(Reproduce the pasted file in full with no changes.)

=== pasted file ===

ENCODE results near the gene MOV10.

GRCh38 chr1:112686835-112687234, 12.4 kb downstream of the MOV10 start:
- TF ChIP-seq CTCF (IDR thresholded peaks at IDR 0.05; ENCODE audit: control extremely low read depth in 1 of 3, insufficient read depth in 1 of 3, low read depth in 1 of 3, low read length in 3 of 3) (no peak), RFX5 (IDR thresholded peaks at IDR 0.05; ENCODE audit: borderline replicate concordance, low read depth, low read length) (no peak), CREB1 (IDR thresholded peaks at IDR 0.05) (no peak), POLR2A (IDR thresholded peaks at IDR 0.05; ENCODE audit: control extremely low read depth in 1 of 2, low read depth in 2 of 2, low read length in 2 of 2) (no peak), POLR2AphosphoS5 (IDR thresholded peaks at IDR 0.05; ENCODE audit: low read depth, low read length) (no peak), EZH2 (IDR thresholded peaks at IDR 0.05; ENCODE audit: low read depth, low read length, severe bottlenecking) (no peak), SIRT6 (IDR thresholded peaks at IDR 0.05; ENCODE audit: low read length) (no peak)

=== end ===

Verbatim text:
ENCODE results near the gene MOV10.

GRCh38 chr1:112686835-112687234, 12.4 kb downstream of the MOV10 start:
- TF ChIP-seq CTCF (IDR thresholded peaks at IDR 0.05; ENCODE audit: control extremely low read depth in 1 of 3, insufficient read depth in 1 of 3, low read depth in 1 of 3, low read length in 3 of 3) (no peak), RFX5 (IDR thresholded peaks at IDR 0.05; ENCODE audit: borderline replicate concordance, low read depth, low read length) (no peak), CREB1 (IDR thresholded peaks at IDR 0.05) (no peak), POLR2A (IDR thresholded peaks at IDR 0.05; ENCODE audit: control extremely low read depth in 1 of 2, low read depth in 2 of 2, low read length in 2 of 2) (no peak), POLR2AphosphoS5 (IDR thresholded peaks at IDR 0.05; ENCODE audit: low read depth, low read length) (no peak), EZH2 (IDR thresholded peaks at IDR 0.05; ENCODE audit: low read depth, low read length, severe bottlenecking) (no peak), SIRT6 (IDR thresholded peaks at IDR 0.05; ENCODE audit: low read length) (no peak)